The quest carries obvious parallels to the real Zack’s Hollywood ambitions, and the Nilson/Schwartz directing team lovingly frames it as a swamp-ridden fable full of Mark Twain homages.
You get the sense early on that this is the type of material that would crumble if any actor betrayed authenticity for even a moment. It also isn’t long before you’re confident that isn’t going to happen here.
LeBeouf is tremendous as the wayward rogue whose inner pain is soothed by his bond with the stubbornly optimistic Zak. The chemistry is unmistakable, and ultimately strong enough to welcome the arrival of Johnson, who gives her Eleanor layers enough to embody our fears of the “real world” puncturing this fairy tale.
The surrounding ensemble (including Jon Bernthal and real-life wrestling vets Mick Foley and Jake “the Snake” Roberts) and rootsy soundtrack color in the last spaces of a world wrestling with convention.
Sure, you’ll find glimpses of feel good cliches. What you won’t find is condescension, or the feeling that anything here – from the characters or the filmmakers alike – is an act of charity.
Often similar to last year’s Shoplifters, The Peanut Butter Falcon is all about embracing family where you find it.
Following a dream, Zak finds it. And we feel it.
by Hope Madden
There is a moment in George Miller’s 2015 action masterpiece Mad Max: Fury Road. The empty bridal chamber is revealed quickly. Scrawled on the wall: Who killed the world?
It occurred to me partway through Jennifer Kent’s sophomore feature The Nightingale that Miller isn’t the only Aussie director with that question on the mind.
The Nightingale is as expansive and epic a film as Kent’s incandescent feature debut The Babadook was claustrophobic and internal. In it she follows Clare (Aisling Franciosi), an Irish convict sentenced to service in the UK’s territory in Tasmania.
What happens to Clare at the hands of Leftenant Hawkins (Sam Claflin), the British officer to whom she is in service, is as brutal and horrifying as anything you’re likely to see onscreen this year. It’s the catalyst for a revenge picture, but The Nightingale is far more than just that.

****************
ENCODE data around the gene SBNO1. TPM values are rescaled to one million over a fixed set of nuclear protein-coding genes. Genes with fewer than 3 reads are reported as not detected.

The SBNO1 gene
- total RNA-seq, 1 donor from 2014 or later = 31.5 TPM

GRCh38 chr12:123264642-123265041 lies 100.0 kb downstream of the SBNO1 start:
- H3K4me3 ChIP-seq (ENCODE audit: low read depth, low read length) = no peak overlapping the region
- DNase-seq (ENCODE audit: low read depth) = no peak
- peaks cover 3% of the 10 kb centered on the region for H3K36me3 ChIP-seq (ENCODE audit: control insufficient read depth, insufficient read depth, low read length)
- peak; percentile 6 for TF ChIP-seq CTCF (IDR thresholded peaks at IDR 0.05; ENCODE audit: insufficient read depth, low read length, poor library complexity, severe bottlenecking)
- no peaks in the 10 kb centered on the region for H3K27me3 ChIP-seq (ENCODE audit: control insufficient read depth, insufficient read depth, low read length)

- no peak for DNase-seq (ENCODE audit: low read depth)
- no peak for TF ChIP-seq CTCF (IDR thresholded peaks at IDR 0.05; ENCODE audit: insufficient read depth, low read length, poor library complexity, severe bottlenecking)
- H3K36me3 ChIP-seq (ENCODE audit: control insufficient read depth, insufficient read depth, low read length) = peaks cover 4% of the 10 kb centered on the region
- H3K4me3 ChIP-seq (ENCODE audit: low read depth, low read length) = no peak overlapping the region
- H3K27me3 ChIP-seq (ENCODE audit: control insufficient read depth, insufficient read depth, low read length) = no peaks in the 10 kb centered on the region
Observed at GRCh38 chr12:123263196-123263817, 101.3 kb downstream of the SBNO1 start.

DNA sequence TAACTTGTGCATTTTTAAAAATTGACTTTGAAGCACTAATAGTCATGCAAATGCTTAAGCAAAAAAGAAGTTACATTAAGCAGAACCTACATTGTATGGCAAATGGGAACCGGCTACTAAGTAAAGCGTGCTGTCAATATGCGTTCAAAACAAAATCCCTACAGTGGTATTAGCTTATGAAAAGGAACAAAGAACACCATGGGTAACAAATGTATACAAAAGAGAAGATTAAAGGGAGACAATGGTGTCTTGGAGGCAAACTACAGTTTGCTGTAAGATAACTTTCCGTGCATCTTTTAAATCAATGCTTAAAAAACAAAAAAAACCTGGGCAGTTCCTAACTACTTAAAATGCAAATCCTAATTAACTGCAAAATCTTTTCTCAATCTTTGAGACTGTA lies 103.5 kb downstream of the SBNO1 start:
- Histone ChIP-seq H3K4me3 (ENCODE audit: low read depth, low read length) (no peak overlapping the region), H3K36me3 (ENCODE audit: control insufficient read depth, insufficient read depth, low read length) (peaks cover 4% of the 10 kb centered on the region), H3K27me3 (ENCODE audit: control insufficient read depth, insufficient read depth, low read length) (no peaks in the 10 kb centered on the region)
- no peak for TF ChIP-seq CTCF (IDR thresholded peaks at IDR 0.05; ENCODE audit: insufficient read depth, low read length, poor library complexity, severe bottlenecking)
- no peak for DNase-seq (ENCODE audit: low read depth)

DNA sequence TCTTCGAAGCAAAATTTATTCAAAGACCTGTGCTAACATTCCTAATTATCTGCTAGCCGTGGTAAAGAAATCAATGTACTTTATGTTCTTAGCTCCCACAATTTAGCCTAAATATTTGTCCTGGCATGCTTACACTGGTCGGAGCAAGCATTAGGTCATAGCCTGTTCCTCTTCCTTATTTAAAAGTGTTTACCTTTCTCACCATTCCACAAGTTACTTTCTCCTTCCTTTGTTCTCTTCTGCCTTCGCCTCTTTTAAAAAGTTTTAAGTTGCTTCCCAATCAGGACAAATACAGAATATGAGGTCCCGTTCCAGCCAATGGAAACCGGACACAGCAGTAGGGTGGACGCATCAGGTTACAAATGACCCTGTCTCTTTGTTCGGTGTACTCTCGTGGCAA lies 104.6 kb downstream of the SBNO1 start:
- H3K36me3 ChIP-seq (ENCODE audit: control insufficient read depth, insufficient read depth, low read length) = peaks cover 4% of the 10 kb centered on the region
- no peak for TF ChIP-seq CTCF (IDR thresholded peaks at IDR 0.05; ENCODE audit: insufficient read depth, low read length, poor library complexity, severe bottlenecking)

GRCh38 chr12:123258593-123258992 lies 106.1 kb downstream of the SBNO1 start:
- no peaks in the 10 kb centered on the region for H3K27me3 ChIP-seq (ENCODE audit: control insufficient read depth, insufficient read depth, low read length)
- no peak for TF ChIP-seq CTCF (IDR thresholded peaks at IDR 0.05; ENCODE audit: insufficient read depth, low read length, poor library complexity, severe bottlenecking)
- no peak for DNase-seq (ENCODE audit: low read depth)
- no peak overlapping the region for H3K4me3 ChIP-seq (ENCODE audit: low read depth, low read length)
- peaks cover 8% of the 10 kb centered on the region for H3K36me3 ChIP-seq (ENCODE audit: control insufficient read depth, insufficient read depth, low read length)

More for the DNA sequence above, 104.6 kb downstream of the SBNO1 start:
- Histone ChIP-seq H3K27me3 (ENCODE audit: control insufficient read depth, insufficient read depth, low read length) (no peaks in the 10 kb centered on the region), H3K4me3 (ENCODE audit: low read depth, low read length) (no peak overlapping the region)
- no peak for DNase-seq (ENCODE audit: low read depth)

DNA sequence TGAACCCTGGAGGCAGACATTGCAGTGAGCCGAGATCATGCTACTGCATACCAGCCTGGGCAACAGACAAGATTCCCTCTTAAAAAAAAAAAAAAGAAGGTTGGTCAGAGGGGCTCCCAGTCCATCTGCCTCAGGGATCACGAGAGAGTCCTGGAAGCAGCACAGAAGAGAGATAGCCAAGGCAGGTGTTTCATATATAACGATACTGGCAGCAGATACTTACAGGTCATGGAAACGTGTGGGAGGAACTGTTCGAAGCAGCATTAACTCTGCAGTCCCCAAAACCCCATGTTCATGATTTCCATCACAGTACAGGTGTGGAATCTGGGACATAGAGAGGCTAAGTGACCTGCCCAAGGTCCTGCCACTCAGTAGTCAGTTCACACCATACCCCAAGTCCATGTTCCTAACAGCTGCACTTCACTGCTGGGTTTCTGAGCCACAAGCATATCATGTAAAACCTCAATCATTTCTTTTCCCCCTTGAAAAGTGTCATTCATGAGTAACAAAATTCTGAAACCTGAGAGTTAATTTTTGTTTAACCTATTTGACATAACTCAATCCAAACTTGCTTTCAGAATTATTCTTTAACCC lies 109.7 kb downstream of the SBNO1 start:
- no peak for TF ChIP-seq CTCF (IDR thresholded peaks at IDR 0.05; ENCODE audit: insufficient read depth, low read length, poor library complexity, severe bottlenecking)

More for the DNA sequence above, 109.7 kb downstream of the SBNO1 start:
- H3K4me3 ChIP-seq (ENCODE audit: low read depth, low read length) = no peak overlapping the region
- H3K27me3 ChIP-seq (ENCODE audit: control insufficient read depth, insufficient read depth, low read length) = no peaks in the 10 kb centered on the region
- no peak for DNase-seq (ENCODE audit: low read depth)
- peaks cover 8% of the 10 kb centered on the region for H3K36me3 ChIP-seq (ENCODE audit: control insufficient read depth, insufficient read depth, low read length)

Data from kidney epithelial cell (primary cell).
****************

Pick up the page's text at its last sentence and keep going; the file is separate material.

As Clare enlists the aid of Aboriginal tracker Billie (Baykali Ganambarr, magnificent) to help her exact justice, Kent begins to broaden her focus. Those of us in the audience can immediately understand Clare’s mission because we witnessed her trauma in its horrifying detail. Kent needed us to recognize what British military men were capable of.
What she wants us to see is that the same thing—the worst, almost imaginable brutality—happened to an entire Australian population.
In the second act, Clare—on a higher social rung than her tracker, and just as condescending and racist as that position allows—and Billy begin to bond over shared experience. Franciosi’s fierce performance drives the film, but Ganambarr injects a peculiar humor and heart that makes The Nightingale even more devastating.
Kent’s fury fuels her film, but does not overtake it. She never stoops to sentimentality or sloppy caricature. She doesn’t need to. Her clear-eyed take on this especially ugly slice of history finds more power in authenticity than in drama.
Her tale becomes far more than an indictment of colonization, white male privilege, domination and subjugation. It’s a harrowing and brilliant tale of horror. It’s also our history.
One Child Nation
by George Wolf
A heartbreaking, sometimes devastating, and absolutely necessary history lesson, One Child Nation turns a filmmaker’s very personal story into a profile of shared helplessness.
Nanfu Wang grew up in China during the nation’s strict “one child per family” social policy. Launched in 1979 and added to the Chinese constitution three years later, the policy endured until 2015, leaving scarred generations of parents and children in its wake.
Wang (who also provides frequent narration and commentary) and her co-director Jialing Zhang detail the shocking number of people affected by the policy, the horrifying lengths with which it was enforced, and the splinters of impact it continues to leave on families living oceans apart.
With interviews often reminiscent of Joshua Oppenheimer’s unforgettable doc The Act of Killing, Wang looks back on atrocities with those who personally carried them out. The repeated defense of “I had no choice” is layered with startling and timely reminders of both Orwellian propaganda campaigns and the worldwide struggle for women’s rights.
In another deeply poignant segment, we meet an elderly midwife desperately using the last years of her life in hopes of atonement for her past.
But the success Wang has with many of these interviews only makes the film’s main weakness more glaring.
Where are the women who personally endured the forced abortions and sterilizations? Where are the mothers whose newborn daughters were casually abandoned or sold? Despite an early warning for Wang to “not make trouble,” there is no clear explanation why this seemingly necessary perspective is lacking.
Otherwise, One Child Nation – disturbing as it often is – attacks an inhuman policy with an effectively informed humanity, along with a dire warning about whitewashing history.
“No child should be separated from their parents.”
Also opening in Columbus:
Jacob’s Ladder (R)
The Eyeslicer Presents: “Marlon said to me, ‘Maria, don’t worry, it’s only a movie.’”